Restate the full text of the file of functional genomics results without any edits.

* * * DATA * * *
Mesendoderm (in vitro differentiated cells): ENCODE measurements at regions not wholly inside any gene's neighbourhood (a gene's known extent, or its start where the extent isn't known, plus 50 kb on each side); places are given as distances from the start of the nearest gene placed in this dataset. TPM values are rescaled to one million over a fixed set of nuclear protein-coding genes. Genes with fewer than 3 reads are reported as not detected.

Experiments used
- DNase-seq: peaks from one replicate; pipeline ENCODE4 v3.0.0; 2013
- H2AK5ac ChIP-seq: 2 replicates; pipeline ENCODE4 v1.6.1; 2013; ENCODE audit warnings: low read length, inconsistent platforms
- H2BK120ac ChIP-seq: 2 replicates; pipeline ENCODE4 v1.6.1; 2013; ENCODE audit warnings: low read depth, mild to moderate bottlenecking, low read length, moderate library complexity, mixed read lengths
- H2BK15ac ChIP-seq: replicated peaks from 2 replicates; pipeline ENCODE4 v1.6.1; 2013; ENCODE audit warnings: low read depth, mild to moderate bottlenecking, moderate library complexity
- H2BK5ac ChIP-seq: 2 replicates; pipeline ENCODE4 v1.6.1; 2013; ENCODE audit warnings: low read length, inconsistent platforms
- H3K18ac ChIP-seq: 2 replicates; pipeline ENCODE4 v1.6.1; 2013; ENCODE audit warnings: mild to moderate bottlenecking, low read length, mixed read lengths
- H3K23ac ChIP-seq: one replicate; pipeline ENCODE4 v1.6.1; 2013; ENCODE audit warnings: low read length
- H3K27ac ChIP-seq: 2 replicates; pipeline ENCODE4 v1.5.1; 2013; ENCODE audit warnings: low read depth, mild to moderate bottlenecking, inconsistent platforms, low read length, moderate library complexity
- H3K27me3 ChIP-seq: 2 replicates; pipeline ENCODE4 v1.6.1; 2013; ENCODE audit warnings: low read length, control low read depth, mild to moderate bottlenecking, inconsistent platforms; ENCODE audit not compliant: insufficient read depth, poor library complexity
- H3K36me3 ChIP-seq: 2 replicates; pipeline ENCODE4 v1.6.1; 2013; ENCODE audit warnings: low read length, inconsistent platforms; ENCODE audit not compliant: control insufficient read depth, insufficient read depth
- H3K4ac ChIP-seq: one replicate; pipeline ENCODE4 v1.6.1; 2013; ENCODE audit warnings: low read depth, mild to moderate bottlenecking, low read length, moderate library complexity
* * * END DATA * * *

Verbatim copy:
Mesendoderm (in vitro differentiated cells): ENCODE measurements at regions not wholly inside any gene's neighbourhood (a gene's known extent, or its start where the extent isn't known, plus 50 kb on each side); places are given as distances from the start of the nearest gene placed in this dataset. TPM values are rescaled to one million over a fixed set of nuclear protein-coding genes. Genes with fewer than 3 reads are reported as not detected.

Experiments used
- DNase-seq: peaks from one replicate; pipeline ENCODE4 v3.0.0; 2013
- H2AK5ac ChIP-seq: 2 replicates; pipeline ENCODE4 v1.6.1; 2013; ENCODE audit warnings: low read length, inconsistent platforms
- H2BK120ac ChIP-seq: 2 replicates; pipeline ENCODE4 v1.6.1; 2013; ENCODE audit warnings: low read depth, mild to moderate bottlenecking, low read length, moderate library complexity, mixed read lengths
- H2BK15ac ChIP-seq: replicated peaks from 2 replicates; pipeline ENCODE4 v1.6.1; 2013; ENCODE audit warnings: low read depth, mild to moderate bottlenecking, moderate library complexity
- H2BK5ac ChIP-seq: 2 replicates; pipeline ENCODE4 v1.6.1; 2013; ENCODE audit warnings: low read length, inconsistent platforms
- H3K18ac ChIP-seq: 2 replicates; pipeline ENCODE4 v1.6.1; 2013; ENCODE audit warnings: mild to moderate bottlenecking, low read length, mixed read lengths
- H3K23ac ChIP-seq: one replicate; pipeline ENCODE4 v1.6.1; 2013; ENCODE audit warnings: low read length
- H3K27ac ChIP-seq: 2 replicates; pipeline ENCODE4 v1.5.1; 2013; ENCODE audit warnings: low read depth, mild to moderate bottlenecking, inconsistent platforms, low read length, moderate library complexity
- H3K27me3 ChIP-seq: 2 replicates; pipeline ENCODE4 v1.6.1; 2013; ENCODE audit warnings: low read length, control low read depth, mild to moderate bottlenecking, inconsistent platforms; ENCODE audit not compliant: insufficient read depth, poor library complexity
- H3K36me3 ChIP-seq: 2 replicates; pipeline ENCODE4 v1.6.1; 2013; ENCODE audit warnings: low read length, inconsistent platforms; ENCODE audit not compliant: control insufficient read depth, insufficient read depth
- H3K4ac ChIP-seq: one replicate; pipeline ENCODE4 v1.6.1; 2013; ENCODE audit warnings: low read depth, mild to moderate bottlenecking, low read length, moderate library complexity